FIG. 5 is a flow chart illustrating the interaction between calling party 160, ICN software 290 and AIN software 195. In step 502, a calling party 160 dials internet user 150. A telephone call by the calling party 160 to the user 150 will encounter an AIN trigger, such as the terminating busy trigger, in the SSP 175 prior to reaching the user's line. The terminating busy trigger captures a call to a busy telephone line without allowing the caller to hear a busy signal. The trigger is placed before a call waiting feature or any other terminating feature. Upon capturing the call, the SSP 175, in step 504, sends a TCAP query to the AIN SCP 180 for instructions regarding disposition of the telephone call. The AIN SCP 180 IN STEP 506 a accesses the ICN database 190 and concludes that the user has an active internet session. The AIN SCP 180 then retrieves the IP address for the user from the IP address field 430 of the database entry 410. In addition, the AIN SCP 180, in step 506 b, accesses the caller information database 194 to retrieve information regarding the calling party, if available. In step 508, the AIN SCP 180 sends a data message containing the calling party information to the user at the user's internet address. The message notifies the ICN software 290 of an incoming call.
The ICN software 290, in step 510, causes the computer 200 to display a window informing the user that a call is incoming and presenting the user with caller information. The window prompts the user to accept the call directly, to accept the call over the internet using computer telephony, or to ignore the call. If the user elects to accept the telephone call directly, the software 290, in step 512, terminates the connection between the modem and the ISP server. In step 513, the software 290 sends a call termination indication directly to the AIN SCP 180 using TCP/IP networking protocol. In addition, the SSP 175 sends a disconnect message to the AIN SCP 180 in step 514. The termination of the call and modem session are received by the SSP 175. The user's telephone line is then free to accept telephone calls. Based on the notification that the user has disconnected the telephone call, the AIN SCP 180, in step 516, sends an AIN TCAP message to the SSP 175, instructing the SSP 175 to complete the call from the calling party 160 to the user 200. In step 518, the user answers the call from calling party 170.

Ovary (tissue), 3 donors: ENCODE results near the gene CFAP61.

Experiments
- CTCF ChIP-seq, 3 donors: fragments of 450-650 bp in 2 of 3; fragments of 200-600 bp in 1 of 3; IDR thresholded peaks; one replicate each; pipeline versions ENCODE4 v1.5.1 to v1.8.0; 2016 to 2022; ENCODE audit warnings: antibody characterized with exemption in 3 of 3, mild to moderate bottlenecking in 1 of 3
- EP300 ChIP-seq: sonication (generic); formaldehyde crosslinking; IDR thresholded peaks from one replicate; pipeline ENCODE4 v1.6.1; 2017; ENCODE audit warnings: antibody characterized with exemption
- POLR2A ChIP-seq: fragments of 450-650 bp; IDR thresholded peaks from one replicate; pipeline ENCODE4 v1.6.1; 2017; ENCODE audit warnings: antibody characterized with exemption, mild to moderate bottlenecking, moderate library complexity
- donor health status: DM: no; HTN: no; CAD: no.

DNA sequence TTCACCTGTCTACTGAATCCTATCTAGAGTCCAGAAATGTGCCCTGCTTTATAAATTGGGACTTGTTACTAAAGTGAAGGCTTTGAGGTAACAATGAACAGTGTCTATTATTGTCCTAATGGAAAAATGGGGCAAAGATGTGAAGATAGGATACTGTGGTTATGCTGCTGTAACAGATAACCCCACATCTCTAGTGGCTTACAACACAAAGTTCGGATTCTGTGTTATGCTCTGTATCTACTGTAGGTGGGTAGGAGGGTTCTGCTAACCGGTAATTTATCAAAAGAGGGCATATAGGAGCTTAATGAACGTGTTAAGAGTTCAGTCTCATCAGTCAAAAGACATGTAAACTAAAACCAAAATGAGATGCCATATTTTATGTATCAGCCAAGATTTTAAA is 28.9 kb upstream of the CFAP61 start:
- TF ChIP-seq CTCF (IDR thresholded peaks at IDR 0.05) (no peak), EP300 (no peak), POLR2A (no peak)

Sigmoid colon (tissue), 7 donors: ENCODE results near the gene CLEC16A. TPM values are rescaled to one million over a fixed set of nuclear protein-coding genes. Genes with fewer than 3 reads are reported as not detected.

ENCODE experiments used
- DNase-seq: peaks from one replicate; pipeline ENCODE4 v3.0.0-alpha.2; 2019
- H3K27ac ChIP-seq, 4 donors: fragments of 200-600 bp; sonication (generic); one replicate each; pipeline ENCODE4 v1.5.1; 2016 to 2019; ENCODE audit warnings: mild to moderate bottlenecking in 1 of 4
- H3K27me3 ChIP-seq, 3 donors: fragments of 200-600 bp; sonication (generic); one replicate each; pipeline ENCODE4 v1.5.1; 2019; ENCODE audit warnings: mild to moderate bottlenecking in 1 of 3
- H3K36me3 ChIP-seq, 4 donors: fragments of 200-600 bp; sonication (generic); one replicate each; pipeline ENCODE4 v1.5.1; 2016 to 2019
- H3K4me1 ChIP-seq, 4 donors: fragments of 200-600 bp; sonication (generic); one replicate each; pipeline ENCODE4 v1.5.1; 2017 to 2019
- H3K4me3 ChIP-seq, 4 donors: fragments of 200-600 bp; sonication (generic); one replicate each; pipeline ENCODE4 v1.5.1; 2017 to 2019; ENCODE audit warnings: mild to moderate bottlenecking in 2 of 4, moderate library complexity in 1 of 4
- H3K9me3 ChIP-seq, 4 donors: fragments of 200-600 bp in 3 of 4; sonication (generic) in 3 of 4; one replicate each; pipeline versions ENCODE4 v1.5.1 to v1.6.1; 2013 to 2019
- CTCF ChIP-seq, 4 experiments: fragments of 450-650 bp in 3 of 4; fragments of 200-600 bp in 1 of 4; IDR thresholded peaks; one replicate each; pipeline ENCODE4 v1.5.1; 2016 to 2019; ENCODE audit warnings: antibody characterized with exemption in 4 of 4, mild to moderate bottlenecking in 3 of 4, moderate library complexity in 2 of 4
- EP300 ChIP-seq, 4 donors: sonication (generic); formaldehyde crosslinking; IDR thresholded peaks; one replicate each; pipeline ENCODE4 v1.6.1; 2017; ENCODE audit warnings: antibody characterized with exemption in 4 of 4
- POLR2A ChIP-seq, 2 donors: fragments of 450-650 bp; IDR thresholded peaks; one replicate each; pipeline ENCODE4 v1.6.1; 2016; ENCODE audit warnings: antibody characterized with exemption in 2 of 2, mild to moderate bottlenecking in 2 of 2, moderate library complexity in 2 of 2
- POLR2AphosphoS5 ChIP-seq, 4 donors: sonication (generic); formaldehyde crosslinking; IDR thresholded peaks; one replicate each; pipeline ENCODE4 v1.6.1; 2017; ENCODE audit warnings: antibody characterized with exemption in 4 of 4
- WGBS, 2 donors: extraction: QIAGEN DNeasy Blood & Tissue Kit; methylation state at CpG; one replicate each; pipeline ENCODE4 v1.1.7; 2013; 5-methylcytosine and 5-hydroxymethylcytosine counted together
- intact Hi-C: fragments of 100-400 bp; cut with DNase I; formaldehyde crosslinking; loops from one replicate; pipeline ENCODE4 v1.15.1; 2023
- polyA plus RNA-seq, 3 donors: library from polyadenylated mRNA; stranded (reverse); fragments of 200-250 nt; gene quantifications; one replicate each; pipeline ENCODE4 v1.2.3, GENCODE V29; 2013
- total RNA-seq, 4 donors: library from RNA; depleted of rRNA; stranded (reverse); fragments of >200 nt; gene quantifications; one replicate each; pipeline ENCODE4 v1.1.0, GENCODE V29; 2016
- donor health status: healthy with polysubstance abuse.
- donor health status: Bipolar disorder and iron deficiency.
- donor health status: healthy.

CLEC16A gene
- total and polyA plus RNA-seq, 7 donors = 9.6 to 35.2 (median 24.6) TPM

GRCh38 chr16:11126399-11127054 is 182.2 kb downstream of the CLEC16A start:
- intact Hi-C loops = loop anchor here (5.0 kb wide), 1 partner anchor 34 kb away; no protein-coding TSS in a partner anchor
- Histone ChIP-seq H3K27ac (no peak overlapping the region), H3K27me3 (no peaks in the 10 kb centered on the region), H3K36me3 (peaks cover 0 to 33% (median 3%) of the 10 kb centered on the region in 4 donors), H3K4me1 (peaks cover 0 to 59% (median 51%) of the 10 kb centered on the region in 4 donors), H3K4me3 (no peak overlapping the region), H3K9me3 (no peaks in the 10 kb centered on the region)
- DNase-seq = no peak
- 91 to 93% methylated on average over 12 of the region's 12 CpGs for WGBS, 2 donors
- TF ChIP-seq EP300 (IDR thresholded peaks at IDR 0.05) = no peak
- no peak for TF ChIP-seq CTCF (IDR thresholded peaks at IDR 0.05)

If the user elects not to accept the call at step 510, call flow continues at step 520. In step 520, the ICN software 290 either notifies the AIN SCP 180 that the user has chosen to ignore the call or the software 290 times out. In step 522, AIN SCP 180 accesses database 190 to determine the default telephone number specified by the user at start-up. In step 524, AIN SCP 180 sends a TCAP message instructing SSP 175 to route the telephone call from calling party 170 to the default telephone number received in step 522. If no answer is received at the specified telephone number, other default processing may be performed.
If the user elects to accept the call using internet telephony, the user must specify a telephony server IP address. In step 524, the address is transmitted back to the AIN SCP 180. The AIN SCP 180 then establishes a connection with the telephony server. Once the connection is established, the AIN SCP 180 provides the user's IP address to the server together with information about the calling party. The server may then connect the calling party 160 and the internet user 150.
Once the user has concluded the internet session, the termination of the call is recognized by the SSP 175. This event causes the SSP 175 to send a call termination notification message to the AIN SCP 180. The AIN SCP 180 then removes the user's entry from the ICN database 190, effectively deactivating the ICN session.
Having thus described a preferred embodiment of a method and apparatus for notifying an internet user of an incoming telephone call, it should be apparent to those skilled in the art that certain advantages have been achieved. It should also be appreciated that various modifications, adaptations, and alternative embodiments thereof, may be made within the scope and spirit of the present invention. For example, while the calling party 160 is waiting for the connection to the called party 150, the AIN SCP 180 may send a “HOLD” message back to the SSP 175. The “HOLD” message may instruct the SSP 175 to play a particular announcement and to hold the call until the user 150 has been disconnected from the network. The invention is further defined by the following claims: